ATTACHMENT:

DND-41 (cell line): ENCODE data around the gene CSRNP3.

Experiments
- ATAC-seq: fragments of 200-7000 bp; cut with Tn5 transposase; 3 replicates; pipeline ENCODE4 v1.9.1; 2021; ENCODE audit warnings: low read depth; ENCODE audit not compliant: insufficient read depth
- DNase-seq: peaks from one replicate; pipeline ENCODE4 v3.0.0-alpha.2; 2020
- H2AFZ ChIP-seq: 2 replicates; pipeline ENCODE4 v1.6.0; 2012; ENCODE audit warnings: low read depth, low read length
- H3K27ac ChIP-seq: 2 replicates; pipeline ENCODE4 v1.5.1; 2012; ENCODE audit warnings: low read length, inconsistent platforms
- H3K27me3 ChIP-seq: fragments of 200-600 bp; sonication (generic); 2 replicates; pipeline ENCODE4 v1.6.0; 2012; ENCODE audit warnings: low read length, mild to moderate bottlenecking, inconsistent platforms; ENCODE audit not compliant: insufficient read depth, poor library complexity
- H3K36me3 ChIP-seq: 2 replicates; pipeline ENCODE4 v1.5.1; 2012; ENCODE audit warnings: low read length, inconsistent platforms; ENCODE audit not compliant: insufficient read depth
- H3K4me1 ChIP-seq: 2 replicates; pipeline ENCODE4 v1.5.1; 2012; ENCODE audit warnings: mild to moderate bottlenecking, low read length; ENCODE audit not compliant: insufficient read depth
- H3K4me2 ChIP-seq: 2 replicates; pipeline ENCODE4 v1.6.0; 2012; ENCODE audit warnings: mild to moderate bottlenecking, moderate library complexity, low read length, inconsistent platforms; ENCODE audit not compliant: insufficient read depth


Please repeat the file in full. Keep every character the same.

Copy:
DND-41 (cell line): ENCODE data around the gene CSRNP3.

Experiments
- ATAC-seq: fragments of 200-7000 bp; cut with Tn5 transposase; 3 replicates; pipeline ENCODE4 v1.9.1; 2021; ENCODE audit warnings: low read depth; ENCODE audit not compliant: insufficient read depth
- DNase-seq: peaks from one replicate; pipeline ENCODE4 v3.0.0-alpha.2; 2020
- H2AFZ ChIP-seq: 2 replicates; pipeline ENCODE4 v1.6.0; 2012; ENCODE audit warnings: low read depth, low read length
- H3K27ac ChIP-seq: 2 replicates; pipeline ENCODE4 v1.5.1; 2012; ENCODE audit warnings: low read length, inconsistent platforms
- H3K27me3 ChIP-seq: fragments of 200-600 bp; sonication (generic); 2 replicates; pipeline ENCODE4 v1.6.0; 2012; ENCODE audit warnings: low read length, mild to moderate bottlenecking, inconsistent platforms; ENCODE audit not compliant: insufficient read depth, poor library complexity
- H3K36me3 ChIP-seq: 2 replicates; pipeline ENCODE4 v1.5.1; 2012; ENCODE audit warnings: low read length, inconsistent platforms; ENCODE audit not compliant: insufficient read depth
- H3K4me1 ChIP-seq: 2 replicates; pipeline ENCODE4 v1.5.1; 2012; ENCODE audit warnings: mild to moderate bottlenecking, low read length; ENCODE audit not compliant: insufficient read depth
- H3K4me2 ChIP-seq: 2 replicates; pipeline ENCODE4 v1.6.0; 2012; ENCODE audit warnings: mild to moderate bottlenecking, moderate library complexity, low read length, inconsistent platforms; ENCODE audit not compliant: insufficient read depth